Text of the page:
The Indian Union Muslim League in a tweet mocked a large gathering of Hindus throwing the norms of social distancing into the air and marching through streets with lit lamps. It shared a video of people coming out on the streets and mockingly wrote: "Surgical strike on Covid-19 by the followers of Prime Minister Narendra Modi."

Cricket stars Sachin Tendulkar and Virat Kohli also joined the lighting of lamps.

'Action, not antics.'

Christian leader A.C. Michael, a former member of Delhi Minorities Commission, said many Indians "celebrated Diwali and once again displayed their skill of lighting over 1,000 lamps in a row on their terraces in large groups, violating social distancing norms."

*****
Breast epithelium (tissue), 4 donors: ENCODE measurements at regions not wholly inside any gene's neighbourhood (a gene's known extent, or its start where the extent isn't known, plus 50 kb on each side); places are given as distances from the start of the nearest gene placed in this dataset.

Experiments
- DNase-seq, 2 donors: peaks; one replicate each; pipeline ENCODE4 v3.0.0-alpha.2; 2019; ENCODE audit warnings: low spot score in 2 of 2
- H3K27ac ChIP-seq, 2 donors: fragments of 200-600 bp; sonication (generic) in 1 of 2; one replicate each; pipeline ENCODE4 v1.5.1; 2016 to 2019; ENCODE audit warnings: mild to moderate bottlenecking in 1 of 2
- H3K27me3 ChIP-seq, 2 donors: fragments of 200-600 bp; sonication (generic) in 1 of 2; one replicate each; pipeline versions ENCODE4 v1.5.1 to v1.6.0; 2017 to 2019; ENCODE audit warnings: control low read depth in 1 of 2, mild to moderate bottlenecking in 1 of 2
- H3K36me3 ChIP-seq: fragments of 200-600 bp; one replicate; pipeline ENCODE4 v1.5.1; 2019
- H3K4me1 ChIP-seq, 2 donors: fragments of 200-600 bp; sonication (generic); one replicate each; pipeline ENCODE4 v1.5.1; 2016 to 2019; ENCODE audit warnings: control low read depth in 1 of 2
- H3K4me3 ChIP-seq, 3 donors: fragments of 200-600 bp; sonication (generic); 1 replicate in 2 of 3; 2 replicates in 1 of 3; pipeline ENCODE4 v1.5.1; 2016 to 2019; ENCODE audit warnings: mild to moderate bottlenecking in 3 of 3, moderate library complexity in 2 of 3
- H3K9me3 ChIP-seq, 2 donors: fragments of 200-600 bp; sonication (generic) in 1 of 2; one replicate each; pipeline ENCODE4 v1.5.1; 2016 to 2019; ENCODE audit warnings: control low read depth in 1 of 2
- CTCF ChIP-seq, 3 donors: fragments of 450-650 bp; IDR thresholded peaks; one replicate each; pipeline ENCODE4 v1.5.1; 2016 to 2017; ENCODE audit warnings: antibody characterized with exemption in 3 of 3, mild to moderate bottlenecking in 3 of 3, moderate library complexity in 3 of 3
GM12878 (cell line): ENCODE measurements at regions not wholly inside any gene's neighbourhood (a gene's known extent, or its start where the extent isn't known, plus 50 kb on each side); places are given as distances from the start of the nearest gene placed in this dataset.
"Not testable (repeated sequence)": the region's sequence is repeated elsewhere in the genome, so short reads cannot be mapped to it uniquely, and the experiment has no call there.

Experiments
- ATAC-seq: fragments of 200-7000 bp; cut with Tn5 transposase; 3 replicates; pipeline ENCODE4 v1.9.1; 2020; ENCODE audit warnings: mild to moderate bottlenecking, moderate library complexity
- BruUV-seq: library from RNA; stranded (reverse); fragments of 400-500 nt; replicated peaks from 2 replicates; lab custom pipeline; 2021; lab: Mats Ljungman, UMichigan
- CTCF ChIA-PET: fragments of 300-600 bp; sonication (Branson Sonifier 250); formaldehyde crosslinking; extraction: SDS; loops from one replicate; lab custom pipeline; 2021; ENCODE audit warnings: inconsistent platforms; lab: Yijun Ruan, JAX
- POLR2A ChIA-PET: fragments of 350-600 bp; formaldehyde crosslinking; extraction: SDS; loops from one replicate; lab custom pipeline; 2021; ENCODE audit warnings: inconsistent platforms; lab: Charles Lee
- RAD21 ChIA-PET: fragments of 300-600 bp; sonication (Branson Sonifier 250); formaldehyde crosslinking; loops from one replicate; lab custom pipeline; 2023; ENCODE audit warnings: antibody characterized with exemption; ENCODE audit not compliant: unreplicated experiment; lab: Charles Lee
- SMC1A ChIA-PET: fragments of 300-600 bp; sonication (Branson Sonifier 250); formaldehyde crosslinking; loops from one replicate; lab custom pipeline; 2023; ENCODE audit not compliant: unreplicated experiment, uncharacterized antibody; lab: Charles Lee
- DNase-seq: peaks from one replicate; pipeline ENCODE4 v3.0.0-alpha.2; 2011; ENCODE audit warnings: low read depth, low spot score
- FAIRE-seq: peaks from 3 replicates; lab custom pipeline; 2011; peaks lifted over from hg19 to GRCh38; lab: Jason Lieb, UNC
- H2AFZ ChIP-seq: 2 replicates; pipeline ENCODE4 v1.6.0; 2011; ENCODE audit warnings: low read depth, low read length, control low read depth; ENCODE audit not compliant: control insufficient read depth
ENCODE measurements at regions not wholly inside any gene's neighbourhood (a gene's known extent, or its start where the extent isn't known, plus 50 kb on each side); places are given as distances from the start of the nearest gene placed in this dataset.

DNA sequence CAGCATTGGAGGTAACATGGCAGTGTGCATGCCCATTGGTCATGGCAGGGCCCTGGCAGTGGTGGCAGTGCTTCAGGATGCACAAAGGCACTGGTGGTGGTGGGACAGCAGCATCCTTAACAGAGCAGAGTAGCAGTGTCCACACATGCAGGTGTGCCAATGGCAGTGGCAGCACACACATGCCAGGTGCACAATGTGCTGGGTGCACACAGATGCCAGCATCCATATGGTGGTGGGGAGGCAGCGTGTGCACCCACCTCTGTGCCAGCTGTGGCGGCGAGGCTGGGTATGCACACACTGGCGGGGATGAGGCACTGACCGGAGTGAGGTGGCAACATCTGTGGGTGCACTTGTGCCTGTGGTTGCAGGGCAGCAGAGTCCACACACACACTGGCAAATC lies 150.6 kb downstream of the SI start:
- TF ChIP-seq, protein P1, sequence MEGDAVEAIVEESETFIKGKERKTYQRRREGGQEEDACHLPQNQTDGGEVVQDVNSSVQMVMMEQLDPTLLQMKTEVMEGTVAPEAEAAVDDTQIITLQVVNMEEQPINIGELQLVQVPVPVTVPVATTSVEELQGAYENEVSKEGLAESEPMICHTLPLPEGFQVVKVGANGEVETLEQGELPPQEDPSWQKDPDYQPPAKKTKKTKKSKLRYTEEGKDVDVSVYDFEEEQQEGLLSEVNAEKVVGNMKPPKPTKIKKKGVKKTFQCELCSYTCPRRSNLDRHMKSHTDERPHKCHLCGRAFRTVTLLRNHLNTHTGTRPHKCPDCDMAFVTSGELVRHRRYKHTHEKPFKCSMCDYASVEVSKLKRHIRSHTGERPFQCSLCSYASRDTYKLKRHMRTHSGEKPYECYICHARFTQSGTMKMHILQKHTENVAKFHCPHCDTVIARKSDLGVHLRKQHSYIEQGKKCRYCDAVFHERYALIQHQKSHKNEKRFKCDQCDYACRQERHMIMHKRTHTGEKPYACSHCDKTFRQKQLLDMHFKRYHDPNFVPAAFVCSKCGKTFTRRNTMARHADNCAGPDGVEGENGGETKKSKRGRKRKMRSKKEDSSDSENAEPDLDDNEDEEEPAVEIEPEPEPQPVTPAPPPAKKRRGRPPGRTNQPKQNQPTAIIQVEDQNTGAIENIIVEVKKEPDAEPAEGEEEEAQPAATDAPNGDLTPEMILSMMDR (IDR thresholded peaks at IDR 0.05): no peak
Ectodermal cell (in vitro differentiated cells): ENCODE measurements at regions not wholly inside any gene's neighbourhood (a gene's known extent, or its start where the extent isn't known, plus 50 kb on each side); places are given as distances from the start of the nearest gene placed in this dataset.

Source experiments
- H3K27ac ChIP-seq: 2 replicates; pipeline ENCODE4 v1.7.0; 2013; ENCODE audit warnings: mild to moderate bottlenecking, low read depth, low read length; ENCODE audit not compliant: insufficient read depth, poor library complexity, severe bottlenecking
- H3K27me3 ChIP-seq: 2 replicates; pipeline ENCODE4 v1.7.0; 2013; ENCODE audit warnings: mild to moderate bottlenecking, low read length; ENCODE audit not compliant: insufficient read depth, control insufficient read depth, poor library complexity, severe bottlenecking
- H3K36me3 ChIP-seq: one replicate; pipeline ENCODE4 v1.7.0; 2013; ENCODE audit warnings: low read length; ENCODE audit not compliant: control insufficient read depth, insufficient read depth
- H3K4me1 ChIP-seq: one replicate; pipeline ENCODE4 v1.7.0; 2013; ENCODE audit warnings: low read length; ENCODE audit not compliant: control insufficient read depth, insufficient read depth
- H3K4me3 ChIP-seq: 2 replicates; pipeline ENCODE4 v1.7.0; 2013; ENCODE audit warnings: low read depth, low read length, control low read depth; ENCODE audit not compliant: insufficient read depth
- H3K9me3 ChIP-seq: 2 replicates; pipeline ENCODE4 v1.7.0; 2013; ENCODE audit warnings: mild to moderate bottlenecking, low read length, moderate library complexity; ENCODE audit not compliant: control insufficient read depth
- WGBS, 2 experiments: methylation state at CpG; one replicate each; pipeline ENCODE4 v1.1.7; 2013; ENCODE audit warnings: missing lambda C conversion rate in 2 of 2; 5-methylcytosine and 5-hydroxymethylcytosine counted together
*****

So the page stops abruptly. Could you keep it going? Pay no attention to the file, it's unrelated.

"I suggest that the prime minister immediately announce free tests, isolate, treat and make PPE (personal protection equipment) kits available in abundance. He also needs to come out with packages to take care of daily wagers and small-scale industries," Michael told UCA News.

Christian leader Sajan George said Indians are "being asked to perform antics. We want to know how many hospitals, ventilators, ICUs are ready. We want to know if Covid-19 testing will be made accessible and affordable."

India wants to know who and how the food and medical needs of migrant workers are being addressed. How about the government shedding light on these issues?" George asked.

"India is simply not testing enough [to fight the virus] ... Making people clap and shining torches in the sky isn't going to solve the problem," Congress leader Rahul Gandhi tweeted on April 4.